> activity in the New World before Columbus.
>
Have you read _The Eternal Frontier_? The subtitle is An Ecological
History of North America and Its Peoples. It covers quite a lot on
conditions prior to the arrival of humans, and how humans affected the
ecology.

--
Glenda P

Brian M. Scott

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Feb 4, 2006, 1:34:44 PM2/4/06
to
On Sat, 04 Feb 2006 04:02:38 GMT, Rich Weyand
<wey...@rcn.com> wrote in
<news:PfmdnR7CO5L...@wideopenwest.com> in
rec.arts.sf.composition:

[...]

> I think Europe is going to be the hardest. It is in all
> languages Europa (the English version is the German
> spelling).

No, <Europa> is the German spelling; English borrowed the
word from French, which also has <Europe>.

[...]

Brian

Suzanne A Blom

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Feb 4, 2006, 1:41:30 PM2/4/06
to

Patricia C. Wrede <pwred...@aol.com> wrote in message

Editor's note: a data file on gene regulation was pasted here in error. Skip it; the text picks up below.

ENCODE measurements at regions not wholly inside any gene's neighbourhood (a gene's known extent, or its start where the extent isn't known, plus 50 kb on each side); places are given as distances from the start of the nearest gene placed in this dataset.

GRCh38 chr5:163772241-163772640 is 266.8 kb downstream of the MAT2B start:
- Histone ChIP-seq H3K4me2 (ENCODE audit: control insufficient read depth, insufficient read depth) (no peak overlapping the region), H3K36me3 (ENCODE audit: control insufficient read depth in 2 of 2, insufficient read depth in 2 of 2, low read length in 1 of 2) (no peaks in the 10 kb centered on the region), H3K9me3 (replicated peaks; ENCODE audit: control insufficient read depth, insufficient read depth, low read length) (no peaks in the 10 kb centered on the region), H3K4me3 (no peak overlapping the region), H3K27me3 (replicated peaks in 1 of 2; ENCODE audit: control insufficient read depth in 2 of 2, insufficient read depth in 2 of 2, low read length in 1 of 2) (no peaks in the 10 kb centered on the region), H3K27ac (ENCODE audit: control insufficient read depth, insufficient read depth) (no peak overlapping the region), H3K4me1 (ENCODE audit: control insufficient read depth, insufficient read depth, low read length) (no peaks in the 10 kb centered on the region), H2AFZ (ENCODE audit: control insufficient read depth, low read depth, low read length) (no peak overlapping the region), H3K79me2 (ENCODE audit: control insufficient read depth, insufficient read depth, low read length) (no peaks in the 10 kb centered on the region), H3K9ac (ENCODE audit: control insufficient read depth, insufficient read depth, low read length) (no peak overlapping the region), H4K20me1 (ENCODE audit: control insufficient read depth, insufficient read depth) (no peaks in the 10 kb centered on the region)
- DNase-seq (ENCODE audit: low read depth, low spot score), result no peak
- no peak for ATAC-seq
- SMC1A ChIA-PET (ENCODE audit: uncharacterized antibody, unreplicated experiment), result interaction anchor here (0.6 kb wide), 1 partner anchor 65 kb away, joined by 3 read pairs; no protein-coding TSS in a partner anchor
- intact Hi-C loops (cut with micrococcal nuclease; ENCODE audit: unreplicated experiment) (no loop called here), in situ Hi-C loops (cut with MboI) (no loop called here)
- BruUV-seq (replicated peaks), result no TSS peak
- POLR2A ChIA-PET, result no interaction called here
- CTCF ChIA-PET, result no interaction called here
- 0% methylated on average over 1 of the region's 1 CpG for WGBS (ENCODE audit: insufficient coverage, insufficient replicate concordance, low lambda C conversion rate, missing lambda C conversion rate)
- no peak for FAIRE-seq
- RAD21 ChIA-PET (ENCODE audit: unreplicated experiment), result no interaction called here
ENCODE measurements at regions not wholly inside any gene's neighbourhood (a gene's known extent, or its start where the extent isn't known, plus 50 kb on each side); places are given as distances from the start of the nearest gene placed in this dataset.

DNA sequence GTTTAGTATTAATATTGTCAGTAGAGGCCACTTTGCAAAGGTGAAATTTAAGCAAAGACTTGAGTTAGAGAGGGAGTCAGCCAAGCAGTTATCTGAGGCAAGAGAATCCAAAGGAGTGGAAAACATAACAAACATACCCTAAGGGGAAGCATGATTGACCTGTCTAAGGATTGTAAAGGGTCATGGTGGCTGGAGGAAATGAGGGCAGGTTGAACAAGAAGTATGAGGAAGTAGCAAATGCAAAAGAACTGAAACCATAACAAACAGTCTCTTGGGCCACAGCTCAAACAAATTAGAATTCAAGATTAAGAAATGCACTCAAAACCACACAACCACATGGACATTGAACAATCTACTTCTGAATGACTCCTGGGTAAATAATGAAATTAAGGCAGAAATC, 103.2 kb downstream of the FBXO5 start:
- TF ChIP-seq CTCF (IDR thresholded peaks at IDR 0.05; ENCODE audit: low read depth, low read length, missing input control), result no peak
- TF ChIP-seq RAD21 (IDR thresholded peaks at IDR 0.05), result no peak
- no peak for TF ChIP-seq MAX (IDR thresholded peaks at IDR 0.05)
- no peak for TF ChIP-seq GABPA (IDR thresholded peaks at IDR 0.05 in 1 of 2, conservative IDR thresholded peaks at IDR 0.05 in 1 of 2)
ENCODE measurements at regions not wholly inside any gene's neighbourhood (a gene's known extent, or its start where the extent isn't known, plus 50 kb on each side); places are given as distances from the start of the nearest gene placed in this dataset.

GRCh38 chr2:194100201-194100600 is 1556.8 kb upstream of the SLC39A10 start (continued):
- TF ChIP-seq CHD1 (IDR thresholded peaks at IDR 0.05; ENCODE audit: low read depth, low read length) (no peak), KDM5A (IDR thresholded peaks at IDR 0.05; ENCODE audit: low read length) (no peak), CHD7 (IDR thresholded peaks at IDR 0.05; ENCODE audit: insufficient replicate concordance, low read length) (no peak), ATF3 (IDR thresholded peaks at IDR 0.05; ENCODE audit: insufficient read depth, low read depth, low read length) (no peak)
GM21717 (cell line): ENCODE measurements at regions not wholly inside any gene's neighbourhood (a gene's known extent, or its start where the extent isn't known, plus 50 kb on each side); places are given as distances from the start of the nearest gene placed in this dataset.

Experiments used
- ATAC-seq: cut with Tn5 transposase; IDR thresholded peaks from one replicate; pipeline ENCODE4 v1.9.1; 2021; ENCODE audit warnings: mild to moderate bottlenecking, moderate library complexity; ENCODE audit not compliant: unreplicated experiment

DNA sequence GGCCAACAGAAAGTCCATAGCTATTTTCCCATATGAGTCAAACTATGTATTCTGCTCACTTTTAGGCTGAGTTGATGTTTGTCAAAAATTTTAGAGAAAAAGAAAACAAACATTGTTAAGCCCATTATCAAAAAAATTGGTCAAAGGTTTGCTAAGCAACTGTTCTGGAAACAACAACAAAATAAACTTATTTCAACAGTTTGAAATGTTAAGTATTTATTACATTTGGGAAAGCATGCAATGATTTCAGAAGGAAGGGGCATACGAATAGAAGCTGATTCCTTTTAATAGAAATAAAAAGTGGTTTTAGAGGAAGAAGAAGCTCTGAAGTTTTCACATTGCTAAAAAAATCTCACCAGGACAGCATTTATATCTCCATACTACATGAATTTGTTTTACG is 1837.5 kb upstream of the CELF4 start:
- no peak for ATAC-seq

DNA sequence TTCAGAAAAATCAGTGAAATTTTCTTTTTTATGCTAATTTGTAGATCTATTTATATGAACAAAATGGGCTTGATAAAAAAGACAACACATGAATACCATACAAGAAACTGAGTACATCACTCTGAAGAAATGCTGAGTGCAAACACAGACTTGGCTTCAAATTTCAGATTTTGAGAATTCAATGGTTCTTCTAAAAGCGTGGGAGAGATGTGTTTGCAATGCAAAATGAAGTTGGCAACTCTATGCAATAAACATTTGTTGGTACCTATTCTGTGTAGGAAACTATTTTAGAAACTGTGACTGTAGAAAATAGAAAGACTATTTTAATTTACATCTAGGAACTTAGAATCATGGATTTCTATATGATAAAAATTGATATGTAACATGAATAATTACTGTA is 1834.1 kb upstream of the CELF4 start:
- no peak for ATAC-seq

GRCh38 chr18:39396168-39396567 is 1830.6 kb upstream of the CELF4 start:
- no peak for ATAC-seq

news:11u8c5k...@corp.supernews.com...
> "David Friedman" <dd...@daviddfriedman.nopsam.com> wrote in message
> news:ddfr-DA7AA3.1...@news.isp.giganews.com...
> > In article <11u86na...@corp.supernews.com>,

> > "Patricia C. Wrede" <pwred...@aol.com> wrote:
> >
> >> I'm currently in the middle of developing some alternate-history
> >> background,
> >> for a book set in a very alternate mid-1800s
U.S.-equivalent-with-magic,
> >> and
> >> I find myself wanting very much to have plausible alternative names for
> >> "Europe," "England/Britain," "France," "Holland/The Netherlands,"
> >> "Spain,"
> >> and possibly a few other major European countries, preferrably ones
that
> >> haven't been over-used already (like "Albion" for England), but at
least
> >> some of which are more-or-less recognizeable (like "Albion" and "Gaul"
> >> and
> >> "Hispania"). I don't have enough linguistic or historical background to